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Nursery worker who told bosses she was pregnant week after starting asked if keeping baby was a ‘good idea’

Darci Topping, 23, successfully sued the Stepping Stones Nursery in Hoddlesden, Lancashire for pregnancy discrimination and unfair dismissal

Furvah Shah
Wednesday 02 February 2022 16:13 GMT
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Darci Topping, 23, was pregnant with her son Stanley when she was made redundant during lockdown
Darci Topping, 23, was pregnant with her son Stanley when she was made redundant during lockdown (Solent News & Photo Agency)

A nursery worker who was asked if keeping her baby was a ‘good idea’ after telling bosses she was pregnant has won a discrimination claim in court.

Darci Topping, 23, was quizzed about her baby’s father, whether she would go through with the pregnancy then made redundant during the pandemic by managers at a Lancashire nursery, an employment tribunal heard.

Ms Topping, who is now a mother to a one-year-old boy called Stanley, is set to receive compensation after successfully suing the Stepping Stones Nursery in Hoddlesden for pregnancy discrimination and unfair dismissal.

The hearing in Manchester heard that Ms Topping – who is a qualified nursery nurse – was ‘pressured’ into reducing her contracted hours as the pandemic hit then unexpectedly made redundant.

She began her role at the nursery on 24 February 2020 on a 37-hour-contract paid in minimum wage. One week after her starting her role, Ms Topping told her line manager, Zara Costello, that she was pregnant.

A tribunal report said: “A few days later, in the course of a discussion about her pregnancy, Ms Costello told her that Julie Mercer, the owner of the nursery, would 'come round to it', and she mentioned the fact that Miss Topping was on probation.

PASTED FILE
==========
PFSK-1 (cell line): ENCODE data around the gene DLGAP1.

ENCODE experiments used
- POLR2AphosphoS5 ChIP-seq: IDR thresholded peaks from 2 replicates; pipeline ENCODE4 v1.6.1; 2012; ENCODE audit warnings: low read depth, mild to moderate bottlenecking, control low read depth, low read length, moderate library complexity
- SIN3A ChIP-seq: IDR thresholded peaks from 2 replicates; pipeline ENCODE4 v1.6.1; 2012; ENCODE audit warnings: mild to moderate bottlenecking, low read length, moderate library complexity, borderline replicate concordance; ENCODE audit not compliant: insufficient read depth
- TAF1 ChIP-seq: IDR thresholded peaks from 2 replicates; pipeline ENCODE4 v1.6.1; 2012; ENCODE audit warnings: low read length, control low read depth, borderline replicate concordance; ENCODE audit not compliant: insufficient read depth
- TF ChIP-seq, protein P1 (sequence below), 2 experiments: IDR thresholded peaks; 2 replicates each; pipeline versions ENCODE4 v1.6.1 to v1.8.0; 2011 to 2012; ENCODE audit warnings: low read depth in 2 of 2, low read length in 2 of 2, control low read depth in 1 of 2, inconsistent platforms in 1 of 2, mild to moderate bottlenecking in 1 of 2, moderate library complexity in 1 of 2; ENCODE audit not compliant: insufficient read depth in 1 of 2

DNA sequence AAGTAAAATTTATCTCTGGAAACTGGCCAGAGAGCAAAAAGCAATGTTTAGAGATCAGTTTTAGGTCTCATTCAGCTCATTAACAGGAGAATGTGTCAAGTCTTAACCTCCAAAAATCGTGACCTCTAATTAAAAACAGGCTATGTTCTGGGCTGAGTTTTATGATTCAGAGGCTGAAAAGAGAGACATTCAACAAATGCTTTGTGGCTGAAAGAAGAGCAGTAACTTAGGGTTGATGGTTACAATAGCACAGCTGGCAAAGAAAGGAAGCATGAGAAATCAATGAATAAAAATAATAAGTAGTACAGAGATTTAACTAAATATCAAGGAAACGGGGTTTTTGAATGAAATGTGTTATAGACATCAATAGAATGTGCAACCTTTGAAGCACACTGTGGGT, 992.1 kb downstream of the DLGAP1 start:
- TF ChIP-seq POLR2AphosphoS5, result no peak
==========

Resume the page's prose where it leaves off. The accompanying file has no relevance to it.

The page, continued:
“Other comments were made, including questions about whether Ms Topping was, in fact, going to keep the baby and whether that would be a good idea, and reference was made to Ms Topping's partner or father of the baby at the time.”

As the coronavirus pandemic hit and lockdown ensured, Ms Topping was told her hours needed to be cut without consultation then signed a ‘hastily’ written document to agree.

Ms Topping was the only staff member at the nursery to have her hours formally cut, causing her anxiety about her health and job status, the tribunal heard.

She was placed on sick leave then furlough, along with other members of staff. But, Ms Topping was the only staff member to be receive 80 per cent of her wages for 20 hours a week, rather than 37.

While on furlough, Ms Topping was made redundant and in a phone call, her line manager Ms Costello suggested she ‘might be better off on benefits’.

The tribunal report said: “By 20 April 2020, the numbers of children attending the nursery each day had stabilised.

“Ms Topping was by then on furlough with other employees at no cost to the nursery. What happened then was that Ms Costello simply rang up Ms Topping and announced her dismissal as (redundancy).

“From the evidence presented, the tribunal considered that the nursery dressed up her dismissal by constructing a redundancy process which either never took place or took place after the nursery made its decision to dismiss her.”

Ms Topping launched legal action against the nursery, claiming they ‘had a problem with pregnant employees’.

Employment judge, Marion Batten, said: “The tribunal concluded that the decision to make her redundant was a decision targeted at her alone - she was pregnant and in light of the paucity of the evidence, it was apparent that was the only difference.

“There was no other credible explanation offered by the nursery. The tribunal had no hesitation in concluding that her dismissal was related to her pregnancy.

“Only she was dismissed. She was the only employee who was pregnant, and in the context of her treatment by the nursery since she told them, at the beginning of March 2020, that she was pregnant.”

On the case’s conclusion, Ms Topping said she was ‘glad to have won the tribunal’.

She added: “It was very tough for me being made redundant at such a vulnerable point in my life while expecting my first baby which I wanted to be excited about.

“I do feel that I have got justice and I am relieved that the case is finally over.”

A compensation hearing will take place later this month.

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